And to think I was able to converse with this man! (Well, I did have four years of Latin in high school.)

Hall says he’s always had to have “some creative thing to do other than lawyering.” In 1998 he began his involvement with the film industry and became an active member of the Austin Film Society. As he provided Austin filmmakers with legal and business advice, he eventually began writing, directing and producing films himself, including a documentary for television Mission on Seven that explored the film archive at Austin’s Harry Ransom Center.

Back to Poland.

While working in Warsaw as an international attorney. Hall joined some “government people” for lunch one day after a meeting. Expecting a typical Polish restaurant (lots of meat) he was surprised by their choice of a newly-opened sushi bar!

This got him to thinking. (By now you know Hall’s one serious thinker.) He saw the cuisine as “emblematic of how economies have rapidly globalized. “

Apparently, foodies everywhere are gobbling up bluefin tuna, specifically, at such a rate that, as his film puts it, “We’ll run out of tuna before we run out of oil.” That’s in spite of its expensive price tag — one bluefin tuna can easily sell for $100,000 or more on the auction block at Tokyo’s famous fish market.

 Who knew that it was possible to run out of fish? 

With that revelation, the film argues for sustainable sushi bars that offer tuna alternatives in their roll. Interviews with fishermen, environment activists and restaurateurs, including celebrated chef Tyson Cole — owner of Uchi  on Westheimer (a sushi lover’s paradise) — are featured.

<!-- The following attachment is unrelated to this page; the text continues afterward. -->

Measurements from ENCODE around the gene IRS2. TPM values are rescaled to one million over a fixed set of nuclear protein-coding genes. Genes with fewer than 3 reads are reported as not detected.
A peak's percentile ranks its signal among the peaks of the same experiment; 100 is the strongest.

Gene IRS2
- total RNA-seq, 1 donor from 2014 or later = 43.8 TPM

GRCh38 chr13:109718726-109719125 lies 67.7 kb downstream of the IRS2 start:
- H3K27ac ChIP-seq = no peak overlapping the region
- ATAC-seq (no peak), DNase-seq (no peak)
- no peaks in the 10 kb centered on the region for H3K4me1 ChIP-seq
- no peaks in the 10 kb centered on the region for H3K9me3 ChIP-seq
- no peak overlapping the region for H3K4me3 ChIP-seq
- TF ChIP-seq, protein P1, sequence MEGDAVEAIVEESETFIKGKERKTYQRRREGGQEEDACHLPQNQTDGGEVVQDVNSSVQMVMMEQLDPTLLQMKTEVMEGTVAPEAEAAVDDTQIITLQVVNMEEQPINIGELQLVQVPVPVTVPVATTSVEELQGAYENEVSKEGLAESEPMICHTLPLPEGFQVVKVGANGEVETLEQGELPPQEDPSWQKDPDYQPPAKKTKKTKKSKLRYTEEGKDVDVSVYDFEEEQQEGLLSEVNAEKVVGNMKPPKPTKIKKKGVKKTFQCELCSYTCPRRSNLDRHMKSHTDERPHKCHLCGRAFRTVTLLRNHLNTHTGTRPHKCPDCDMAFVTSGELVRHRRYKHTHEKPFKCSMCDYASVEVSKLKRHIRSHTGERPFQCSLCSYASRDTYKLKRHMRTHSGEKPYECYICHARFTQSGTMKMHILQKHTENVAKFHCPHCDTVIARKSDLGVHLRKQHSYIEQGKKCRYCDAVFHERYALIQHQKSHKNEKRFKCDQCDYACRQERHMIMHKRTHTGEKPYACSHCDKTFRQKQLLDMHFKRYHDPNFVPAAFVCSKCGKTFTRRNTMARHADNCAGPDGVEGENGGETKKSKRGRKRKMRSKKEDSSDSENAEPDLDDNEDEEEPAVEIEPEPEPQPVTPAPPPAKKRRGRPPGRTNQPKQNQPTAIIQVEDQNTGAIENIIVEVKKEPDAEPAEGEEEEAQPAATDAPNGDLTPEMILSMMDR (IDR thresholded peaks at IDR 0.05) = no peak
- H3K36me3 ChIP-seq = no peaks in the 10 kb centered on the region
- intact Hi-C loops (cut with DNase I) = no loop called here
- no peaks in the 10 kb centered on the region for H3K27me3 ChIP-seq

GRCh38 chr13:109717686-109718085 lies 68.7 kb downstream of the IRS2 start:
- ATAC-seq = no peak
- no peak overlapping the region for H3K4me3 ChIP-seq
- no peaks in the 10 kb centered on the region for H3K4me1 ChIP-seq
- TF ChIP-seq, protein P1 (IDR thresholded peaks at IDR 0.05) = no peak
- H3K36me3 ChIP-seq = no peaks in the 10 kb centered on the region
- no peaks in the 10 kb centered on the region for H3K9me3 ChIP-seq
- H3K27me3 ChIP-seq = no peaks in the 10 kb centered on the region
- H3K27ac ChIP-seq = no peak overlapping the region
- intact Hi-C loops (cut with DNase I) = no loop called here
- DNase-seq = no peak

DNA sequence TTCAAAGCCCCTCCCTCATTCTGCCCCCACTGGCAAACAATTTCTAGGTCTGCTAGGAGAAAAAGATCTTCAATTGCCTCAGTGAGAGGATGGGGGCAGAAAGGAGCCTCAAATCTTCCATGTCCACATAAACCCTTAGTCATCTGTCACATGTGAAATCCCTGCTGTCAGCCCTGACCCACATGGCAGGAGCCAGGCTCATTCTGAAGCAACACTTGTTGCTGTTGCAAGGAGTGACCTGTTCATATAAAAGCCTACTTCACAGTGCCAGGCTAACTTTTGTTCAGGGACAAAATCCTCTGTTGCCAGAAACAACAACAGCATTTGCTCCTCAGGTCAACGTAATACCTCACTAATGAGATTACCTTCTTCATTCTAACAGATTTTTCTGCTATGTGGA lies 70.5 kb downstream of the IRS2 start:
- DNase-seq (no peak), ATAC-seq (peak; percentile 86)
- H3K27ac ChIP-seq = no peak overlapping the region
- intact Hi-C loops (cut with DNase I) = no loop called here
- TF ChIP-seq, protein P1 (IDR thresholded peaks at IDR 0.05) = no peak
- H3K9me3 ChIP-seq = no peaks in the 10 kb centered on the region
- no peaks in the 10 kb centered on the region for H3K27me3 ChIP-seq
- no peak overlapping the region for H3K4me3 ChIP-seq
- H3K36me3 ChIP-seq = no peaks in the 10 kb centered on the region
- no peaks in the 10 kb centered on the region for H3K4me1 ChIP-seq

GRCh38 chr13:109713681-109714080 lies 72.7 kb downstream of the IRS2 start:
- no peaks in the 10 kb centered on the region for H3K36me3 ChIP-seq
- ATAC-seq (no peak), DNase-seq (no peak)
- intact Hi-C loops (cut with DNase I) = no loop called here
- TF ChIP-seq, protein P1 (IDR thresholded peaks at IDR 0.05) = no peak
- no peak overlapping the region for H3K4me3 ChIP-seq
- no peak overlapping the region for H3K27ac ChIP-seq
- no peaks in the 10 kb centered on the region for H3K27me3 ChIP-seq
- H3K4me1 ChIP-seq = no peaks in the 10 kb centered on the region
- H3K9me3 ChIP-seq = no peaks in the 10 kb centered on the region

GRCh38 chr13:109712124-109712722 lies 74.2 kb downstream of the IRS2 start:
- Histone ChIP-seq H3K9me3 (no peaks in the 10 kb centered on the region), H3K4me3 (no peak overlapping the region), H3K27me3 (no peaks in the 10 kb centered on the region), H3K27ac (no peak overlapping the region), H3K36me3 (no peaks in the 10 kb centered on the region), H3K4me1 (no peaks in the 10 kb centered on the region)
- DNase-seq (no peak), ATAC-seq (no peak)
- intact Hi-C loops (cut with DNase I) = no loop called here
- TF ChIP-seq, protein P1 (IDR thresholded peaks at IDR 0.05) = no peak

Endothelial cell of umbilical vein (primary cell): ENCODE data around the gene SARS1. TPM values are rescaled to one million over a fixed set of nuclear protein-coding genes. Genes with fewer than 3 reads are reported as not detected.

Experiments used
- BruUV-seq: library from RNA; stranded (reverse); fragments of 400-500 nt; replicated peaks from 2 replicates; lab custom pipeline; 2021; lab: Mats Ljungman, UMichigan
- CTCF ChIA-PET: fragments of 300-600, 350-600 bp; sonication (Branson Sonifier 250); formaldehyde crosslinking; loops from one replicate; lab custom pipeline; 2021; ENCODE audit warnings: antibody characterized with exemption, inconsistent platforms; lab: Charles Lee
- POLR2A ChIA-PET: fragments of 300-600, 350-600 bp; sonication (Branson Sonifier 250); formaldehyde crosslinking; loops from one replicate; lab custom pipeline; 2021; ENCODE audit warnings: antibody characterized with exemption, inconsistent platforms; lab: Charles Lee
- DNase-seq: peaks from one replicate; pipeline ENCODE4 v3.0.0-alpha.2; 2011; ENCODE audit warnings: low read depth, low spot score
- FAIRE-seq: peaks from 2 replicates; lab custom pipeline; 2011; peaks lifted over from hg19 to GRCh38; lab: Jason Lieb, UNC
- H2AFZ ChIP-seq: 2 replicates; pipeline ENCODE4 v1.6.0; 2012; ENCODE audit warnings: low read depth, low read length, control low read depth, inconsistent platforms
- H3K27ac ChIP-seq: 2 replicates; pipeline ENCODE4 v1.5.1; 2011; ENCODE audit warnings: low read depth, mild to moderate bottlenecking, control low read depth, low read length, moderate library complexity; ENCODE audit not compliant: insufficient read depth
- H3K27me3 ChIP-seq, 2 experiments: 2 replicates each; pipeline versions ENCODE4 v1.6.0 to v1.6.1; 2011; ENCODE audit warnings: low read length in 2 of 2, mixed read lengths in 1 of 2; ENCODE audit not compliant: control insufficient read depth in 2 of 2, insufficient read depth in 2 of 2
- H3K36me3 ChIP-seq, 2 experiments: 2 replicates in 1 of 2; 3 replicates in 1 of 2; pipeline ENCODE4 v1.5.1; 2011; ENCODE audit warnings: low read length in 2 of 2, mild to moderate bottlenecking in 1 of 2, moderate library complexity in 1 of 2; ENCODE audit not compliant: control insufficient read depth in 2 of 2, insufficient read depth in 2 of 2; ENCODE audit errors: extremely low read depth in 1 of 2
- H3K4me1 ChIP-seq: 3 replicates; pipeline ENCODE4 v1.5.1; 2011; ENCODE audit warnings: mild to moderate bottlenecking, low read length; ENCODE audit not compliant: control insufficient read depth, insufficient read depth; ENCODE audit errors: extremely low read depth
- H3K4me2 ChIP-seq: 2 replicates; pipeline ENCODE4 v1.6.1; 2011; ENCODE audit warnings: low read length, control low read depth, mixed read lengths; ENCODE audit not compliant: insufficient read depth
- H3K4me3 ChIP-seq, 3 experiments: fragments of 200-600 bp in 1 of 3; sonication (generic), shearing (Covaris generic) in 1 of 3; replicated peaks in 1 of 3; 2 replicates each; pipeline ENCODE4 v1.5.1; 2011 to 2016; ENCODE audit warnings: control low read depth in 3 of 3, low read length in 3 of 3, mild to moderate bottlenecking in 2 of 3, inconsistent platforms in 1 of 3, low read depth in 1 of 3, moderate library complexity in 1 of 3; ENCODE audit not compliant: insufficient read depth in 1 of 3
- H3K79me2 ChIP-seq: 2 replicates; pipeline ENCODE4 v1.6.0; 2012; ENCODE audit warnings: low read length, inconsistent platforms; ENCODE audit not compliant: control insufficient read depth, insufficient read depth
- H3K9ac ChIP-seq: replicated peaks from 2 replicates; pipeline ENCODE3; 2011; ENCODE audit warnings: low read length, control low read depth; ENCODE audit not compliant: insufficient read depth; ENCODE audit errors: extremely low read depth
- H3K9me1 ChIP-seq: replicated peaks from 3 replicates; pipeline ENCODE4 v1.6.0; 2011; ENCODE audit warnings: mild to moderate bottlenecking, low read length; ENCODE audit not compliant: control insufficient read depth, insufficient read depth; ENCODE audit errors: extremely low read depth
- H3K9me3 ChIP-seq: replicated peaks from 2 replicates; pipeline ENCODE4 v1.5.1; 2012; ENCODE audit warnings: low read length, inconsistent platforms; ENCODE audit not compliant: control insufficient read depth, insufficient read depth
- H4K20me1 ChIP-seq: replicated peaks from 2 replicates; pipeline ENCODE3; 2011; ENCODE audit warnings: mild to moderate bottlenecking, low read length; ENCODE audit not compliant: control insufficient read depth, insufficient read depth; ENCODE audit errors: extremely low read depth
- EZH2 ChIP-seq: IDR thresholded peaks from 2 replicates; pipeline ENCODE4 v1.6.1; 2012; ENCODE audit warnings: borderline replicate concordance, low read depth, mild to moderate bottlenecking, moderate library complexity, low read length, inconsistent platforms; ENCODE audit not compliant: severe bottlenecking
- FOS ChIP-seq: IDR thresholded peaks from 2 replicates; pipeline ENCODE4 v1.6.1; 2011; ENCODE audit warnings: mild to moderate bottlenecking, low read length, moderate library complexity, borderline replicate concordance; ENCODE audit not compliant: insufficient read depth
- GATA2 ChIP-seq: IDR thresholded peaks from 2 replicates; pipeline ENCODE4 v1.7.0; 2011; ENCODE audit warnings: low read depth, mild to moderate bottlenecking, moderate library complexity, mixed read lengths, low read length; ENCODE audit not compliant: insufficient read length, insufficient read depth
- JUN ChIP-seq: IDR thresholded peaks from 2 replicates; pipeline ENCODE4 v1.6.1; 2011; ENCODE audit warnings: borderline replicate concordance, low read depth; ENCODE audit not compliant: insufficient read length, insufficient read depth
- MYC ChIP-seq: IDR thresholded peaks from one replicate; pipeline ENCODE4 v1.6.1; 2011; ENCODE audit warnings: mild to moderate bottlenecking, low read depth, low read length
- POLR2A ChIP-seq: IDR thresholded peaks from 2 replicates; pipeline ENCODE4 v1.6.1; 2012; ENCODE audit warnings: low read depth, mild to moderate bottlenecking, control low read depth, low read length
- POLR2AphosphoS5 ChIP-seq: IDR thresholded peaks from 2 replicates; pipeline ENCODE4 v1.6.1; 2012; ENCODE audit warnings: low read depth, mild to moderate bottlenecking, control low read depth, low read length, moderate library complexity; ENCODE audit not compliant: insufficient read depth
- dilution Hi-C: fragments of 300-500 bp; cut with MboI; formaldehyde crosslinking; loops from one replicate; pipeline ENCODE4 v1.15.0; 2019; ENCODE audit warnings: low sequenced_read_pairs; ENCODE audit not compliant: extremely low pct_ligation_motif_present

Through his film, Hall examines the traditions, global growth and potential consequences of a cuisine gone wild. Who knew that it was possible to run out of fish? Aren’t there zillions of them?

The coveted bluefin tuna, which takes several years to mature to its full size, is being caught too early and over fished. If a predator fish is fished out of existence, its former prey’s population explodes upsetting nature’s balance. Hall believes it could cause the collapse of oceans.

And where would that leave people?

Four years ago, Hall created Sakana Film Productions, an entity to produce documentaries focused on culture, food and politics (Sakana means fish in Japanese). His firm film under that banner is Sushi: The Global Catch which he produced and directed throughout five countries.

Brian Satterwhite, another gifted native Houstonian, composed the score for the soundtrack. Hall believes the music is great enough that it can stand on its own. I don’t doubt it. I met Satterwhite while we were working on an independent horror film in Houston called Mr. Hell. His spooky, throbbing score was so perfect I can still call it up in my head. That was six years ago.

Since then, Satterwhite has written scores for more than 90 short and feature films and accumulated 11 Gold Medals of Excellence from the Park City Film Music Festival.

Yet another Houston native, Catie Cacci edited Sushi. I feel like a mama hen, so proud that our city’s talents are producing such award-winning films with the promise of more to come.

Both Hall and Satterwhite will be at Saturday's screening. Going yourself is one way to support Texas filmmaking.